Last week I saw for the first time in my life a bamboo shoot appear above ground. I was in Changning County of Sichuan Province in southwestern China, on the edge of the so-called bamboo sea. The bamboo Sea is a large area of bamboo forest, mainly Moso bamboo (Phyllostachys pubescens), stretching as far as the eye can see.
Moso bamboo is a monopodial bamboo, which means that its roots and rhizomes spread out over a large area, reportedly up to 100 metres. The rhizomes create nodes which produce the new shoots. This happens every two years in spring for moso bamboo, while shooting happens for every year for other bamboo, and the month of March is normally the time when the new shoots start to appear. New shoots grow quickly and after a short periods, the growth can reach speeds of one metre per day. After one month or so, the new culm is complete in its height and diameter growth, but it needs a few more years to harden before it can be harvested.
New shoots are bullet shaped, and the outside is furry, possibly to make it easy to push through the soil. There are new shoots every other metre, and apparently there will be as many shoots as there are culms per hectare.
Changning county has made bamboo shoot production its niche market, and many bamboo plantations and natural bamboo groves in the county are managed for bamboo shoots. I enquired whether cutting the new shoots off to process them for food slows down the regeneration of the bamboo forest, but my colleagues explained that the opposite is true. Out of every thousand new shoots, about 500 will naturally die, due to competition for nutrition and space. Half the new shoots can therefore be harvested, giving the other half more chance to survive. Moreover, nodes where the new shoot has been cut off sometimes re-grow a second shoot, and therefore more new shoots will re-appear after a few weeks. Therefore it is acceptable to harvest even more than 50% of the new shoots every year.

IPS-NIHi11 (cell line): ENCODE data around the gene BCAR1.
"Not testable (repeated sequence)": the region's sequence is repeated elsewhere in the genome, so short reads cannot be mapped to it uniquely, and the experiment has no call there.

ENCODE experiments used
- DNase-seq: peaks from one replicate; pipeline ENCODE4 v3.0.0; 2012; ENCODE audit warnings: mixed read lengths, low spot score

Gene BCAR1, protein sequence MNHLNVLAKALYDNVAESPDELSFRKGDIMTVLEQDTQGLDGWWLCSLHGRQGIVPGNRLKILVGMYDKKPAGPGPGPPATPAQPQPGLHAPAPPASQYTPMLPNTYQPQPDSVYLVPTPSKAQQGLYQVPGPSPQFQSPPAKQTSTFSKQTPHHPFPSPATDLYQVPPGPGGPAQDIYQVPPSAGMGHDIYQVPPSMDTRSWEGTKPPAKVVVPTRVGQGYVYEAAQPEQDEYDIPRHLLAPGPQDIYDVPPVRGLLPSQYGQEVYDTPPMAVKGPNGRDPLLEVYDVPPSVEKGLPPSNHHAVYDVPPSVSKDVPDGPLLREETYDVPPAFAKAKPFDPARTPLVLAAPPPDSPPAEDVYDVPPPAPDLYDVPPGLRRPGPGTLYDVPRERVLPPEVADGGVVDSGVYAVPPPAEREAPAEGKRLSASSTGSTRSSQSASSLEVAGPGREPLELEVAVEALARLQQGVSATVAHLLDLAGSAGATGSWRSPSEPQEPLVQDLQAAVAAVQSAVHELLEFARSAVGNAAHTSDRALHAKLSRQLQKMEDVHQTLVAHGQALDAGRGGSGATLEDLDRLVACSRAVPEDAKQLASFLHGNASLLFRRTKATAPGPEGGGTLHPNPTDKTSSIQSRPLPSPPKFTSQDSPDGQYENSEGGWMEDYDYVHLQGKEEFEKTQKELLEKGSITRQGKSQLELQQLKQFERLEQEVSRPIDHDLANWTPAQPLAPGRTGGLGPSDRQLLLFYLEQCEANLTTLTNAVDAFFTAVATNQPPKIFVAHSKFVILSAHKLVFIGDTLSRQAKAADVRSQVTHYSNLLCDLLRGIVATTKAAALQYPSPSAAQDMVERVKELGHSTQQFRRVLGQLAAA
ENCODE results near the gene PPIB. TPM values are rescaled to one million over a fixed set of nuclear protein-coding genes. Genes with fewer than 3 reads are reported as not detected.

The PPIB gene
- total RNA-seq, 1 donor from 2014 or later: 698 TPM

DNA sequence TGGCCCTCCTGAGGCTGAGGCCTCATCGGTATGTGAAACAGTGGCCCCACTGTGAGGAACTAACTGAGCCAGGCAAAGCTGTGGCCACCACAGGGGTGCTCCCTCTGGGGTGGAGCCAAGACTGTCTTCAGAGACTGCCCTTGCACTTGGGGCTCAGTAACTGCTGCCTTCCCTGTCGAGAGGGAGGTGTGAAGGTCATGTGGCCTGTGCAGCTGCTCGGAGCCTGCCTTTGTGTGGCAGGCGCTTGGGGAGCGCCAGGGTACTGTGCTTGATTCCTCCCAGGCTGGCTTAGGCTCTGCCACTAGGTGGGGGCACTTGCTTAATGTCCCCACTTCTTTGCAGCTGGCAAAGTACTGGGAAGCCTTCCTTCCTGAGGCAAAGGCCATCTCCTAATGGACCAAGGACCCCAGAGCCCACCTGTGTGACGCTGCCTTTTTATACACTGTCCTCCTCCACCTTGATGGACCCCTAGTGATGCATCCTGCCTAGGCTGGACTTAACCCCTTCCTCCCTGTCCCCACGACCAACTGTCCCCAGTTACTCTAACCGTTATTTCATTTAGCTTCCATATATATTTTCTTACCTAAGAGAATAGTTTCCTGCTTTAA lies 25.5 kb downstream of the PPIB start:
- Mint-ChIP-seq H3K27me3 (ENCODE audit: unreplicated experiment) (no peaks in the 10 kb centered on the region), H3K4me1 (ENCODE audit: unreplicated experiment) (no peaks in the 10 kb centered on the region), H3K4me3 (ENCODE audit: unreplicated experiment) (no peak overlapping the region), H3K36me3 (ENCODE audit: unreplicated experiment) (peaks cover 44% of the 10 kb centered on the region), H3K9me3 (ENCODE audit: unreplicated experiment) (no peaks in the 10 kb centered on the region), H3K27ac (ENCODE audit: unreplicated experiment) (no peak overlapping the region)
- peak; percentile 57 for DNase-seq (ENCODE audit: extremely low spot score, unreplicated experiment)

The harvested shoots are boiled, and put in large vats with preservative agents, until they are cut up, and packaged for sale. I visited a medium-sized enterprise in town that is making good business from this particular use of bamboo.
INBAR has worked with the owner of this company to try and improve the environmental aspects of the production, and look for ways to reduce preservatives and water use and potential water pollution. This is a challenge for any new business, and lessons learned from this particular company can be transferred to other similar activities.
That is one of the objectives of the INBAR-supported SME Training Centre in Changning, which is being developed with assistance from Citi Foundation and EU funded Switch Asia Programme for sustainable consumption and production. We visited the building that will be transformed in a training facility during the coming months. It is located inside a large nursery, and will be a fantastic centre for learning and knowledge transfer.
More business training, improved technical knowledge and a better understanding of the ecology of bamboo will give a boost to the economic development of the bamboo resources, especially support to an expanding bamboo shoot business. The good thing is that bamboo shoot production does not harm the forest, as this is an industry that is a positive example of green development.